Welcome to the first ever artificial intelligence that uses human-like 'imagination'
[July 16, 2021: University of Southern California]
New AI system takes its inspiration from humans: when a human sees a color from one object, we can easily apply it to any other object by substituting the original color with the new one. CREDIT: Chris Kim
Imagine an orange cat. Now, imagine the same cat, but with coal-black fur. Now, imagine the cat strutting along the Great Wall of China. Doing this, a quick series of neuron activations in your brain will come up with variations of the picture presented, based on your previous knowledge of the world.
In other words, as humans, it's easy to envision an object with different attributes. But, despite advances in deep neural networks that match or surpass human performance in certain tasks, computers still struggle with the very human skill of "imagination."
Now, a USC research team has developed an AI that uses human-like capabilities to imagine a never-before-seen object with different attributes. The paper, titled Zero-Shot Synthesis with Group-Supervised Learning, was published in the 2021 International Conference on Learning Representations on May 7.
"We were inspired by human visual generalization capabilities to try to simulate human imagination in machines," said the study's lead author Yunhao Ge, a computer science PhD student working under the supervision of Laurent Itti, a computer science professor.
"Humans can separate their learned knowledge by attributes--for instance, shape, pose, position, color--and then recombine them to imagine a new object. Our paper attempts to simulate this process using neural networks."
AI's generalization problem
For instance, say you want to create an AI system that generates images of cars. Ideally, you would provide the algorithm with a few images of a car, and it would be able to generate many types of cars--from Porsches to Pontiacs to pick-up trucks--in any color, from multiple angles.
This is one of the long-sought goals of AI: creating models that can extrapolate. This means that, given a few examples, the model should be able to extract the underlying rules and apply them to a vast range of novel examples it hasn't seen before. But machines are most commonly trained on sample features, pixels for instance, without taking into account the object's attributes.
The science of imagination
In this new study, the researchers attempt to overcome this limitation using a concept called disentanglement. Disentanglement can be used to generate deepfakes, for instance, by disentangling human face movements and identity. By doing this, said Ge, "people can synthesize new images and videos that substitute the original person's identity with another person, but keep the original movement."
Similarly, the new approach takes a group of sample images--rather than one sample at a time as traditional algorithms have done--and mines the similarity between them to achieve something called "controllable disentangled representation learning."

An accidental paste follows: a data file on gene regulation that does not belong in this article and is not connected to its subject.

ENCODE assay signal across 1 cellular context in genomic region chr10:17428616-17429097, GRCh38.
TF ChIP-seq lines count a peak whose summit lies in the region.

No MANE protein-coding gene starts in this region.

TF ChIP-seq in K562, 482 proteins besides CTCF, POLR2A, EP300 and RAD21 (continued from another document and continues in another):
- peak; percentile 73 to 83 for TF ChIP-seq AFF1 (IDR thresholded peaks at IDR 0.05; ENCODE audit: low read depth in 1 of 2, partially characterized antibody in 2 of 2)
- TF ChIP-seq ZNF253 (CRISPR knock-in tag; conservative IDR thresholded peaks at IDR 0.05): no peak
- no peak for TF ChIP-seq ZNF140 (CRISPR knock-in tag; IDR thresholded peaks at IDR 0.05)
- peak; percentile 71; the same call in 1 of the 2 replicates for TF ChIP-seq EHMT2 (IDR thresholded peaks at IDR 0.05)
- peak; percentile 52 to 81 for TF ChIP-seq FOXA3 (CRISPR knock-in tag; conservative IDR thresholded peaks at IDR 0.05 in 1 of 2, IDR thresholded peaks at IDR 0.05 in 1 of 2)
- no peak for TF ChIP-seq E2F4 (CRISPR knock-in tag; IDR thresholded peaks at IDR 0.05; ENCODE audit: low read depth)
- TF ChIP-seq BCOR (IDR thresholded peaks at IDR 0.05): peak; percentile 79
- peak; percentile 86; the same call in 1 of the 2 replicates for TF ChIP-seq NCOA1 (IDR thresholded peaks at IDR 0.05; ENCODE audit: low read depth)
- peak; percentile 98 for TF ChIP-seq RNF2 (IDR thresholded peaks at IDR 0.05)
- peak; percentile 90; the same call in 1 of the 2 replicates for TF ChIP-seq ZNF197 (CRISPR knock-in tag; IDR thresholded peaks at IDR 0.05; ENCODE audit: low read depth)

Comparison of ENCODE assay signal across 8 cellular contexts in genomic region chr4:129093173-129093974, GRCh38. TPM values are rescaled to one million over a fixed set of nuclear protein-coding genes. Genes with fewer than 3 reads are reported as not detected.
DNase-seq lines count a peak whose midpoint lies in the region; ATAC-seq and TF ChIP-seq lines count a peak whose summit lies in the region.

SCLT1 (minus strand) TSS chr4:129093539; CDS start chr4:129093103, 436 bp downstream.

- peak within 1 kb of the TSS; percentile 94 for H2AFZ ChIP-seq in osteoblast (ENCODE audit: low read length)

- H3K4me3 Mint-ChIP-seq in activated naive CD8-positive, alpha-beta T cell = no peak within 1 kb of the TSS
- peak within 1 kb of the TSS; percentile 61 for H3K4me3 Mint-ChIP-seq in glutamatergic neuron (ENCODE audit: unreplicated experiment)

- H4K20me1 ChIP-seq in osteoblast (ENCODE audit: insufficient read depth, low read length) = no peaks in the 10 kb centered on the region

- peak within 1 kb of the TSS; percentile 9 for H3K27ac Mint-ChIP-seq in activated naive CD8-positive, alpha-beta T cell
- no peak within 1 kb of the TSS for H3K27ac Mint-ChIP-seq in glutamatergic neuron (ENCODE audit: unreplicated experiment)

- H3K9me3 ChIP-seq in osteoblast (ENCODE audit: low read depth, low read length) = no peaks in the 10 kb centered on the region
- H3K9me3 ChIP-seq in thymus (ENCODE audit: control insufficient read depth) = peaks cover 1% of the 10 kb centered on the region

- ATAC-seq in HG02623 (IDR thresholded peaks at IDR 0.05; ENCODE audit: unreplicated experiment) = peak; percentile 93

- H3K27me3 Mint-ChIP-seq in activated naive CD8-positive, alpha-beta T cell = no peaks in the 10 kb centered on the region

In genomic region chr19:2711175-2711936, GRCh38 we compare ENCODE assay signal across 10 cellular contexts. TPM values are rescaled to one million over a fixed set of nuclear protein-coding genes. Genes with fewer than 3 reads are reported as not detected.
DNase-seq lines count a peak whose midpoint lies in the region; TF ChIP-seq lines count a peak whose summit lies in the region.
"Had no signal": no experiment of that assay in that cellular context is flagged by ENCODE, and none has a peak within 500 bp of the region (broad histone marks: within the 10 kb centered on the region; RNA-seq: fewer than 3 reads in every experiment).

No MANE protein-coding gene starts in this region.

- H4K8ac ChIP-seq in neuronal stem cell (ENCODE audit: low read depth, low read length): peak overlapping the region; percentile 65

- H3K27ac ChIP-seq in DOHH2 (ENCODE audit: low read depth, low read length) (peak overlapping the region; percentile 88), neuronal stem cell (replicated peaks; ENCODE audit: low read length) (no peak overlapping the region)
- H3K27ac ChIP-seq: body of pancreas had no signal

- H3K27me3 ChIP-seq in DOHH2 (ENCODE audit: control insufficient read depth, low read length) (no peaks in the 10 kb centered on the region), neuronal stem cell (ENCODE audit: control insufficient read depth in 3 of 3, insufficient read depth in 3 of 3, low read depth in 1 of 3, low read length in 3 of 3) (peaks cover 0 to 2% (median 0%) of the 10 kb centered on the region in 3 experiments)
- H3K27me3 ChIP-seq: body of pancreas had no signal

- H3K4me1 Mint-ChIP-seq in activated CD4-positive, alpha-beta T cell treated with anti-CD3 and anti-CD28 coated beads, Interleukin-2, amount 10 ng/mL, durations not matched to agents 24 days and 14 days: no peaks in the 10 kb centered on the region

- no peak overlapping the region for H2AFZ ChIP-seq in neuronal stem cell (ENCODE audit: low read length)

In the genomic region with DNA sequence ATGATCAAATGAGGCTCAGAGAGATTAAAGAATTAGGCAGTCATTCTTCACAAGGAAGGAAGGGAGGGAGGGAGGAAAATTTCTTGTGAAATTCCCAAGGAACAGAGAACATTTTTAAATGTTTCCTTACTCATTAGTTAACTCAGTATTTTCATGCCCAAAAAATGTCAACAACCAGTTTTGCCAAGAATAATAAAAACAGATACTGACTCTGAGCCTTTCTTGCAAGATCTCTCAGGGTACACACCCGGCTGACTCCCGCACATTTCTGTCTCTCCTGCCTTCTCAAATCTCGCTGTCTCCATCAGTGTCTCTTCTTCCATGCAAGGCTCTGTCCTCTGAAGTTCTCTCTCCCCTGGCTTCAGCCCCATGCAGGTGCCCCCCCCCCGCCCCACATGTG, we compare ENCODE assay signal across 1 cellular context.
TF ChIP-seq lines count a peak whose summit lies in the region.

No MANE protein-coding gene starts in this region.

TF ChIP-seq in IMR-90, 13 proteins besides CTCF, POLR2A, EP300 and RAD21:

Then, it recombines this knowledge to achieve "controllable novel image synthesis," or what you might call imagination. "For instance, take the Transformer movie as an example" said Ge, "It can take the shape of Megatron car, the color and pose of a yellow Bumblebee car, and the background of New York's Times Square. The result will be a Bumblebee-colored Megatron car driving in Times Square, even if this sample was not witnessed during the training session."
This is similar to how we as humans extrapolate: when a human sees a color from one object, we can easily apply it to any other object by substituting the original color with the new one. Using their technique, the group generated a new dataset containing 1.56 million images that could help future research in the field.
Understanding the world
While disentanglement is not a new idea, the researchers say their framework can be compatible with nearly any type of data or knowledge. This widens the opportunity for applications. For instance, disentangling race and gender-related knowledge to make fairer AI by removing sensitive attributes from the equation altogether.
In the field of medicine, it could help doctors and biologists discover more useful drugs by disentangling the medicine function from other properties, and then recombining them to synthesize new medicine. Imbuing machines with imagination could also help create safer AI by, for instance, allowing autonomous vehicles to imagine and avoid dangerous scenarios previously unseen during training.
"Deep learning has already demonstrated unsurpassed performance and promise in many domains, but all too often this has happened through shallow mimicry, and without a deeper understanding of the separate attributes that make each object unique," said Laurent Itti, a professor of computer science. "This new disentanglement approach, for the first time, truly unleashes a new sense of imagination in A.I. systems, bringing them closer to humans' understanding of the world."
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